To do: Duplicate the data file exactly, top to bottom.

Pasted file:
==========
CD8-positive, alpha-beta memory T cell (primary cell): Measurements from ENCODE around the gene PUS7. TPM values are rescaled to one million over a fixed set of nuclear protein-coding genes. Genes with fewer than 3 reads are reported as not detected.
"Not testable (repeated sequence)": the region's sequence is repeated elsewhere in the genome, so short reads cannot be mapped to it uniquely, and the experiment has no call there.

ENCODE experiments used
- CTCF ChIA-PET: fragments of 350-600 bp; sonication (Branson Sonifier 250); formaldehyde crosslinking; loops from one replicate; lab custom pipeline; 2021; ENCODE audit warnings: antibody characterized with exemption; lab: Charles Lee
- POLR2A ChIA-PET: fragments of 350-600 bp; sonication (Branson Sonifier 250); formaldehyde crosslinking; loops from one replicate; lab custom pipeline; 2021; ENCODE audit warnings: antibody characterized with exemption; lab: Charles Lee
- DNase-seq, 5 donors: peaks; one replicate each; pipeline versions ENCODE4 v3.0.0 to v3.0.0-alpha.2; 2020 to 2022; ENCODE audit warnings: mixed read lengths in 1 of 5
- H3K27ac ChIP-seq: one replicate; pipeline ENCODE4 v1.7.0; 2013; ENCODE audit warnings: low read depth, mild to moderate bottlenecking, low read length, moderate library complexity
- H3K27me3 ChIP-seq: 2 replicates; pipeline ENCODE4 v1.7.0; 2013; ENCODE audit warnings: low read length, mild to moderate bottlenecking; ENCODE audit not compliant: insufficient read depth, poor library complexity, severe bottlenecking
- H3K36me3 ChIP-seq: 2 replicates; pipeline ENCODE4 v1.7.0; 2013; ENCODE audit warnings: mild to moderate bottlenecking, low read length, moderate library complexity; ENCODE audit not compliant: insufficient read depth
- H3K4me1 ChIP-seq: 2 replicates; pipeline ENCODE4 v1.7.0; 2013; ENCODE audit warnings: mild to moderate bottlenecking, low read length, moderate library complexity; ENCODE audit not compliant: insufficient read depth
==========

CD8-positive, alpha-beta memory T cell (primary cell): Measurements from ENCODE around the gene PUS7. TPM values are rescaled to one million over a fixed set of nuclear protein-coding genes. Genes with fewer than 3 reads are reported as not detected.
"Not testable (repeated sequence)": the region's sequence is repeated elsewhere in the genome, so short reads cannot be mapped to it uniquely, and the experiment has no call there.

ENCODE experiments used
- CTCF ChIA-PET: fragments of 350-600 bp; sonication (Branson Sonifier 250); formaldehyde crosslinking; loops from one replicate; lab custom pipeline; 2021; ENCODE audit warnings: antibody characterized with exemption; lab: Charles Lee
- POLR2A ChIA-PET: fragments of 350-600 bp; sonication (Branson Sonifier 250); formaldehyde crosslinking; loops from one replicate; lab custom pipeline; 2021; ENCODE audit warnings: antibody characterized with exemption; lab: Charles Lee
- DNase-seq, 5 donors: peaks; one replicate each; pipeline versions ENCODE4 v3.0.0 to v3.0.0-alpha.2; 2020 to 2022; ENCODE audit warnings: mixed read lengths in 1 of 5
- H3K27ac ChIP-seq: one replicate; pipeline ENCODE4 v1.7.0; 2013; ENCODE audit warnings: low read depth, mild to moderate bottlenecking, low read length, moderate library complexity
- H3K27me3 ChIP-seq: 2 replicates; pipeline ENCODE4 v1.7.0; 2013; ENCODE audit warnings: low read length, mild to moderate bottlenecking; ENCODE audit not compliant: insufficient read depth, poor library complexity, severe bottlenecking
- H3K36me3 ChIP-seq: 2 replicates; pipeline ENCODE4 v1.7.0; 2013; ENCODE audit warnings: mild to moderate bottlenecking, low read length, moderate library complexity; ENCODE audit not compliant: insufficient read depth
- H3K4me1 ChIP-seq: 2 replicates; pipeline ENCODE4 v1.7.0; 2013; ENCODE audit warnings: mild to moderate bottlenecking, low read length, moderate library complexity; ENCODE audit not compliant: insufficient read depth